Responding to questions on the impact of the Pantawid Pamilyang Pilipino Program posed yesterday during the Finance Committee hearing for the proposed budget of the Department of Social Welfare and Development (DSWD) for 2015, Secretary Corazon Juliano-Soliman said that the program is not meant as a poverty reduction effort that will be felt immediately by the poor.
“It is an investment in human capital for the children of the poor to have a fighting chance to be part of inclusive growth,” Sec. Soliman further explained.
Pantawid Pamilya provides monthly cash grants of P500 for health and P300 per child in elementary or P500 per child in high school with a maximum of three qualified children per household for their educational and nutritional needs. They have to comply to program conditions of sending their children to school, bringing them to health center for check-ups, and attending Family Development Sessions (FDS).
The goal of the program is to send children to school and for them to finish high school to give them a greater chance of getting employed, thus, breaking the intergenerational cycle of poverty in their clans.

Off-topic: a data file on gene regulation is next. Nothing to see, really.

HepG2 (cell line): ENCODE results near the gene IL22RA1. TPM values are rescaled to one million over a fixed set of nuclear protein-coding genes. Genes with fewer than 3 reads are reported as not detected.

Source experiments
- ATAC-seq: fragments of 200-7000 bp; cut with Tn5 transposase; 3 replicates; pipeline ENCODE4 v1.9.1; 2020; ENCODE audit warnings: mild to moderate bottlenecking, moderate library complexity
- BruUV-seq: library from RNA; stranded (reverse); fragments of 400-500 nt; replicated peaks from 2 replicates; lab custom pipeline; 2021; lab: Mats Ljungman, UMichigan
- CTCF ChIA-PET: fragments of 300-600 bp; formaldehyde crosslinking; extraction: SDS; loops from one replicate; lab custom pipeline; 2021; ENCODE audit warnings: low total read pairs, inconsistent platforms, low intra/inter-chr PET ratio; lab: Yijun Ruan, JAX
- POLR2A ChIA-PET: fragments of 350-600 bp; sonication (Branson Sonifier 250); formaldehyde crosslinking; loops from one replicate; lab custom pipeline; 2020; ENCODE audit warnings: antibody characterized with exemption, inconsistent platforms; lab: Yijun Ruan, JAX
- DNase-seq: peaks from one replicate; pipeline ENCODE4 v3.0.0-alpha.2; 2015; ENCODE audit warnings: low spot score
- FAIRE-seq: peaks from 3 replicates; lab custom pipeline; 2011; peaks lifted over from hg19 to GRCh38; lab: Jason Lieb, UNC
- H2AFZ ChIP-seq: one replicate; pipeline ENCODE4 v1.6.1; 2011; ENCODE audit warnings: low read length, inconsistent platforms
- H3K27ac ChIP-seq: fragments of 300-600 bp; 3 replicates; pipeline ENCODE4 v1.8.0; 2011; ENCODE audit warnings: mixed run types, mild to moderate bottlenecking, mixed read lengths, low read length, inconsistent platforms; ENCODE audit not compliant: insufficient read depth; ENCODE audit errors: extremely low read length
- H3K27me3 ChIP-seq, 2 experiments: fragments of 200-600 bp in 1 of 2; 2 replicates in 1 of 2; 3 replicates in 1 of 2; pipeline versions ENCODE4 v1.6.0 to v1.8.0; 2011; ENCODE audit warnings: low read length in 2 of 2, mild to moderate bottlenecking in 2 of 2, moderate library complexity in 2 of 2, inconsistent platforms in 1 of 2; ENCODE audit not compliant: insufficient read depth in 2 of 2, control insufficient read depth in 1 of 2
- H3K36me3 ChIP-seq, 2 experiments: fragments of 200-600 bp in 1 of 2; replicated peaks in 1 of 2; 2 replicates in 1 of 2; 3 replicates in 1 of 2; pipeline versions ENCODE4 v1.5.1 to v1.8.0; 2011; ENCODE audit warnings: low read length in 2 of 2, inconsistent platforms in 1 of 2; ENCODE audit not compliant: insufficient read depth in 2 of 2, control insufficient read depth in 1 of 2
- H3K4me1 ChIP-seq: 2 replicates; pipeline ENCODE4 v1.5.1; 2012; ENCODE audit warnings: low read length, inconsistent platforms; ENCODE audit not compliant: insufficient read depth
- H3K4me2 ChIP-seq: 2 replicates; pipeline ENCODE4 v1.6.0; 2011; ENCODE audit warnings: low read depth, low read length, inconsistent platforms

“The investment in the children’s education would only be fully felt ten years from since the program started, when the children have graduated and have been gainfully employed,” Sec. Soliman said.
The investment in health, on the other hand, would ensure that children are healthy and capable of finishing their studies.
Sec. Soliman stressed that Pantawid Pamilya is contributory to poverty reduction but is not the lone solution.
“We are also providing entrepreneurial support to beneficiaries through capital assistance and capability building as an exit strategy to prepare them to start their own sources of livelihood after the program,” Sec. Soliman said.
Explaining the 11 % increase in the overhead costs of the program, Sec. Soliman said that some P8.5 billion is being proposed to pay the salaries of contractual employees who will facilitate FDS and manage special cases that local DSWD offices would be unable to perform.
It will also cover a study to assess the impact of the program.
The amount is P3.5 billion higher than last year’s P5 billion overhead cost.
Sec. Soliman said that the CCT budget of P64.7 billion is at its peak in 2015 and 2016 as the Department moves toward achieving its 5.3 million target beneficiaries.
The Secretary, however, disclosed that after the Aquino Administration, the budget will slowly taper off as some 25,000 beneficiaries are expected to exit from the program next year.
To date, there are 4,332,411 households enrolled in the program. ###